Miley Cyrus diagnosed with CTD (compulsive tongue disorder)

Written by joseph k winter

Thursday, 26 September 2013

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CTDAnonymous societies have formed and welcome new members

Miley Cyrus's tongue activity has drawn a lot of attention, including this comment, rumored to have come from the Queen: "I'm sick and tired of seeing that girl's tongue."

Medical and psychiatric professionals are also weighing in.

Tongue specialists around the world have been studying "tongue pallor variations" (TPV). They are seeking evidence as to whether Ms. Cyrus's latte activity, or some more morbid physical condition, could account for various unhealthy shadings.

There are also some concerns that "tongue waggers and displayers" at times degenerate beyond giving simple signals toward serious opthamological problems.

Involuntary crossed eyes and discordant eye rolling can occur when the emerging tongue "provides stimulus."

The lower body may twitch simultaneously, independent of any deliberate efforts to cause the body "to twerk."

In psychological studies, protruding tongue condition (PTC) takes on various applications known formally as lingua gertrudinitus (LG).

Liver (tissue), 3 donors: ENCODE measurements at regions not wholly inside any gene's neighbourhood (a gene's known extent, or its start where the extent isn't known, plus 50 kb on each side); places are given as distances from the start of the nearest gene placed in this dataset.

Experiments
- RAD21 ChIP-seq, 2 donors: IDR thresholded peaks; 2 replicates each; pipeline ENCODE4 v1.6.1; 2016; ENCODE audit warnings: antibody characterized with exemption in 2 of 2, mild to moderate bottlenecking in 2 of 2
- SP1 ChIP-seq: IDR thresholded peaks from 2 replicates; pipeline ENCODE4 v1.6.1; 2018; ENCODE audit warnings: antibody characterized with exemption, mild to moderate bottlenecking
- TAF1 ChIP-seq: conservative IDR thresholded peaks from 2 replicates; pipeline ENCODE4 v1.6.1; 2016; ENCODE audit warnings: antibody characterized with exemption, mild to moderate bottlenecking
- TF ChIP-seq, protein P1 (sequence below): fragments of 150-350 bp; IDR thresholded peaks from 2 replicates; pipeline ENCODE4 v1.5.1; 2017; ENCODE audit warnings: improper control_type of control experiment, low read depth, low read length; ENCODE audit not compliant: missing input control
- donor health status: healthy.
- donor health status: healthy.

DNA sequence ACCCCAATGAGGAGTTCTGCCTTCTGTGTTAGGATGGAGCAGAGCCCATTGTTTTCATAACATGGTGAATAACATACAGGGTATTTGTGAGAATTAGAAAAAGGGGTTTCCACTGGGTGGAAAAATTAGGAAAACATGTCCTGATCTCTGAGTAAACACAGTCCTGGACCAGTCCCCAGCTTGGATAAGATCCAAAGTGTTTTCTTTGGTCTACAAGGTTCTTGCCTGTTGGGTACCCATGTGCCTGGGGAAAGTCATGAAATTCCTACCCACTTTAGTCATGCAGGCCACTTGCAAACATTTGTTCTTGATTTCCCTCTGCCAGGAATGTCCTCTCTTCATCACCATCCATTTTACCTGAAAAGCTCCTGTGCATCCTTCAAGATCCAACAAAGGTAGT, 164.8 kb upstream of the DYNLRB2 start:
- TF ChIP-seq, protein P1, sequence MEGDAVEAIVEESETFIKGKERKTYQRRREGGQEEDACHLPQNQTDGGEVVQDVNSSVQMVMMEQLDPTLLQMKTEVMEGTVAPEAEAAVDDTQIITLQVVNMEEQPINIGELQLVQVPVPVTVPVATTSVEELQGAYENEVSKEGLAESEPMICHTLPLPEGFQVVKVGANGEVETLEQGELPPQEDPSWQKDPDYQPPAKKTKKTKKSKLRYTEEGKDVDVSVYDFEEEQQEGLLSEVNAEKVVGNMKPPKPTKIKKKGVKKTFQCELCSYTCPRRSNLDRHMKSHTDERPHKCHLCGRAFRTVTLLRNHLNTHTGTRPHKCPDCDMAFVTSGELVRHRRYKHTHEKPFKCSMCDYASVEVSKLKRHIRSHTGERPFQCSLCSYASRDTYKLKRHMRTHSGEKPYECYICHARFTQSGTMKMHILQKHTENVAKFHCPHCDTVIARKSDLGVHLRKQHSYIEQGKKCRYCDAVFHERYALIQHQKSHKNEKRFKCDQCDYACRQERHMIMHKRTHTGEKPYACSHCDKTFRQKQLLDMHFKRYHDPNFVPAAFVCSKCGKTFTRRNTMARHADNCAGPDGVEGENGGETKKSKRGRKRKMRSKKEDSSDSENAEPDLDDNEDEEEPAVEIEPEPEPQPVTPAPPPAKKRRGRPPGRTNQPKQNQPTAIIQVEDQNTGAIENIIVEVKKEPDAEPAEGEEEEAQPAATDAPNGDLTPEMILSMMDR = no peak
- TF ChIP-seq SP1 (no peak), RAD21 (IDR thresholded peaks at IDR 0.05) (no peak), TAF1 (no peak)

(The name of this condition most likely derives from the Queen in Shakespeare's Hamlet with her "What have I done that thou dar'st wag thy tongue in noise so rude against me?" Act III Scene IV).

The study of lingua gertrudinitus or LG indicates repeated public display reveals the desire to "place oneself on a plate" for the viewer and prospective sexual partner(s).

At an extreme, tongue emergence becomes spontaneous and even uncontrollable (known as compulsive tongue disorder or CTD). This condition could lead to obstructions in speaking or impede any waking activity.

The organ appears to assume independence and make up its own mind as when to fly into action. Known LG sufferers have reported "rogue tongue activity" (RTA) when getting on busses and in airports, at times causing acute discomfort to other passengers and security guards.

One of the most bizarre cases reports an LG patient literally "led by the tongue" when it flew out of her mouth, causing her to run after it at an immoderate pace until it plastered itself onto a plate at an outdoor restaurant.

On the other hand, the lingua gertrudinitis syndrome has brought encouraging developments in the pharmaceutical and medical assistance industries.

Tongue drops are now available with only moderate side effects: tongue discoloration, food taste distortion, loose teeth, growth of an additional tongue (exceedingly rare).

Additionally, various styles of tongue restrainer are now available. These are used to fasten the lips and jaw effectively, and prevent unwanted protrusions.

The story above is a satire or parody. It is entirely fictitious.

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